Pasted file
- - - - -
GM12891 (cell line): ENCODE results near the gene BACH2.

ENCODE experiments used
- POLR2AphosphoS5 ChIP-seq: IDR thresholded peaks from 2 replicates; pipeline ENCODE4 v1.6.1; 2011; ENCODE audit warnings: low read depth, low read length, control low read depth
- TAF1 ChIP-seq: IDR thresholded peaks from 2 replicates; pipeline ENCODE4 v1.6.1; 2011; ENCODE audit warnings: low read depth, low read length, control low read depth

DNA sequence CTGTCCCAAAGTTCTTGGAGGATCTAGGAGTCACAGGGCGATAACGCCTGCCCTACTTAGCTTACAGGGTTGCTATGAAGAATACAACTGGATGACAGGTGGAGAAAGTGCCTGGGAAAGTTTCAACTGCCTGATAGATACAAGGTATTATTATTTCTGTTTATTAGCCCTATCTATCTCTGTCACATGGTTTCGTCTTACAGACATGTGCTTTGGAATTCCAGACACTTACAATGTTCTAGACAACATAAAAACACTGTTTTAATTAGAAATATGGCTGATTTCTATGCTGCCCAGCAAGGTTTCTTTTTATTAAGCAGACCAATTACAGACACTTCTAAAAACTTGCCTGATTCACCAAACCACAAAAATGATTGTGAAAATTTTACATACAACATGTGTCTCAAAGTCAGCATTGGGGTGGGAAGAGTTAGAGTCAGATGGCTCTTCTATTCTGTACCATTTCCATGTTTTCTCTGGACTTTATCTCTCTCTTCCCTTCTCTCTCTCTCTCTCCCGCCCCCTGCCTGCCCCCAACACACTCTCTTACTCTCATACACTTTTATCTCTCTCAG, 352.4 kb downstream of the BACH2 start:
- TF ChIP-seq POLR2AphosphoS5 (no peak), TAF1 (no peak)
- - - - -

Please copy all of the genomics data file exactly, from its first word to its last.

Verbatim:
GM12891 (cell line): ENCODE results near the gene BACH2.

ENCODE experiments used
- POLR2AphosphoS5 ChIP-seq: IDR thresholded peaks from 2 replicates; pipeline ENCODE4 v1.6.1; 2011; ENCODE audit warnings: low read depth, low read length, control low read depth
- TAF1 ChIP-seq: IDR thresholded peaks from 2 replicates; pipeline ENCODE4 v1.6.1; 2011; ENCODE audit warnings: low read depth, low read length, control low read depth

DNA sequence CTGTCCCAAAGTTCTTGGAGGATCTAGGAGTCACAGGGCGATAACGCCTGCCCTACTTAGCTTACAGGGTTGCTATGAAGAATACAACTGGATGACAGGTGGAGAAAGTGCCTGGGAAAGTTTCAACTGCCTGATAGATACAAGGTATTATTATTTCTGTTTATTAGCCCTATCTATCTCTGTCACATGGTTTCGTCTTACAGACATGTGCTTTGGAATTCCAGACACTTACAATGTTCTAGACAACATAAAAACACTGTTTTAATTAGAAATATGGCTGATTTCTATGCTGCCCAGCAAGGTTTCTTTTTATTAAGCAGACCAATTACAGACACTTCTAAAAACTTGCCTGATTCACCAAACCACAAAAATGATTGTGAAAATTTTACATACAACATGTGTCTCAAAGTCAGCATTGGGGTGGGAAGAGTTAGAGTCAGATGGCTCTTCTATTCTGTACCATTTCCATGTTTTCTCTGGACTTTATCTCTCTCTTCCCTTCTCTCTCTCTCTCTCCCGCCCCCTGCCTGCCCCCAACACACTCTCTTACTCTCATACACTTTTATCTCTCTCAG, 352.4 kb downstream of the BACH2 start:
- TF ChIP-seq POLR2AphosphoS5 (no peak), TAF1 (no peak)